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Conversations with Nathan Begnaud

Today we’d like to introduce you to Nathan Begnaud.

Hi Nathan, we’d love for you to start by introducing yourself.
In 2013 an idea popped in my mind: a leather bow tie. So I pitched the idea to my dad, given as he deals exclusively in leather (www.leatheworksminnesota.com). He liked it but didn’t think it was for him. I thought about it often but never acted upon it, largely because I didn’t know anything about leather or how to make anything. But all of that was soon to change.

In August of 2015, my wife and I awaited the arrival of our third child. After Maxwell arrived, we knew life was going to drastically change. Max came to us with Down Syndrome, and just six months into his life, he needed open-heart surgery. Needless to say, all of this changed the “normal rhythms” of life for our entire family.

I couldn’t stop thinking of the needs of my family, as well as leather bow ties. One day I went to get a cup of coffee. It just so happened the sleeve around my cup had an image on it: a bow tie. This was the blossoming of the idea into action. So with the hope that I could pay down medical bills by working from home so I could be available to my family, Madison Street Leather was born.

Can you talk to us a bit about the challenges and lessons you’ve learned along the way. Looking back would you say it’s been easy or smooth in retrospect?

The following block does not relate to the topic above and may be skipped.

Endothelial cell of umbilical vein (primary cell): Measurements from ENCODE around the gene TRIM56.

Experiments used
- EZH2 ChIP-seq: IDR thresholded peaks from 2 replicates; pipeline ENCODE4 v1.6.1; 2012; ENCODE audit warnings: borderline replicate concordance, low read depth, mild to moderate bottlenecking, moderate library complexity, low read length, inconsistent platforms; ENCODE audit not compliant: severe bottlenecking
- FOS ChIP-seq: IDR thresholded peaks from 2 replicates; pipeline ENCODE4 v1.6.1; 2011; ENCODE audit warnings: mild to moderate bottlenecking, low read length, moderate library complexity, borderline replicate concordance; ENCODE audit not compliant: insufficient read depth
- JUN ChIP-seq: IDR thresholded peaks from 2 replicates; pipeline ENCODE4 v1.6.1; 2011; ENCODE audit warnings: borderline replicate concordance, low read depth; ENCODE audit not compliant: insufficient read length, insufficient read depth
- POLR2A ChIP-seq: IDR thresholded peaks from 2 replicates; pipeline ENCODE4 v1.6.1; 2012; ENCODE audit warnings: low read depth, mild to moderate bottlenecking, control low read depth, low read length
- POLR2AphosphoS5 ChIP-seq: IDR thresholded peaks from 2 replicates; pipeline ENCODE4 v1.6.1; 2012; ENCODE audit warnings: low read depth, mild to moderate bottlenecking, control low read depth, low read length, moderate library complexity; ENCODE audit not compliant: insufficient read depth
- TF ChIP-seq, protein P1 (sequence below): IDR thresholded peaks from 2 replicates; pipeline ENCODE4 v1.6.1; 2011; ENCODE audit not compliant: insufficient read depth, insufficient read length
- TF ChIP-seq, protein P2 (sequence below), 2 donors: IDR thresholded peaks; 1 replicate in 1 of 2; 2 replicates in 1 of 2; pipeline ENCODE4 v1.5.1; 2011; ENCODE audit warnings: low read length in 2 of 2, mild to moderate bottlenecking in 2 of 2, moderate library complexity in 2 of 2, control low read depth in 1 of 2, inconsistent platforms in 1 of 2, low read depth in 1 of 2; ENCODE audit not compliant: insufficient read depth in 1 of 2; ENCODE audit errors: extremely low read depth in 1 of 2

From the get-go, I worked in my office at home, not at all the ideal place to cut, punch, pound leather. My wife can attest to the undesirable noises that may have been coming from this small space. But I’ve realized the importance of being opportunistic when starting up anything. After growing a bit, I eventually had enough money to outfit a small space in my garage and set up a more permanent residence for my production.

I think one of the more compelling things early on was the aim to convince people of the concept. I give much deference to those who know fashion and have seen different novelty things come and go, but I was having to convince even people close to me: family and friends. I’ll admit the first few months of making up prototypes may not have yielded anything visibly appealing, but it was helping me find what NOT to do, helping then pave the way for what I eventually came up with.

Great, so let’s talk business. Can you tell our readers more about what you do and what you think sets you apart from others?
I think it is the leather bowtie that I am most proud of. Each piece tells a unique story, from the cow it came from to the tannery that made it, to why I selected it, and so much more. And this is what I have come to see this business is all about: storytelling. I have found as I wear my bowties almost every day, it prompts curious looks from people trying to figure out what it is, or where I got it, or just the uniqueness of it. As a result of this, many impromptu conversations have spun out of it, resulting in the bigger narrative of why I am doing all of this, even for my own son, but also to tell the story of a larger group of people with Down Syndrome who we aim to cheer on and support ($1 from the sale of every bowtie goes to help the Down Syndrome Guild of Kansas City).

Can you talk to us a bit about the role of luck?
I will only say I am grateful to have a dad who has helped me tremendously both with learning how to work with leather as well as inform me on ideas on promoting my products. It has helped deepen my relationship with him. Fortunate to have such access to a great craftsman and businessman and that I get to call him “dad.”

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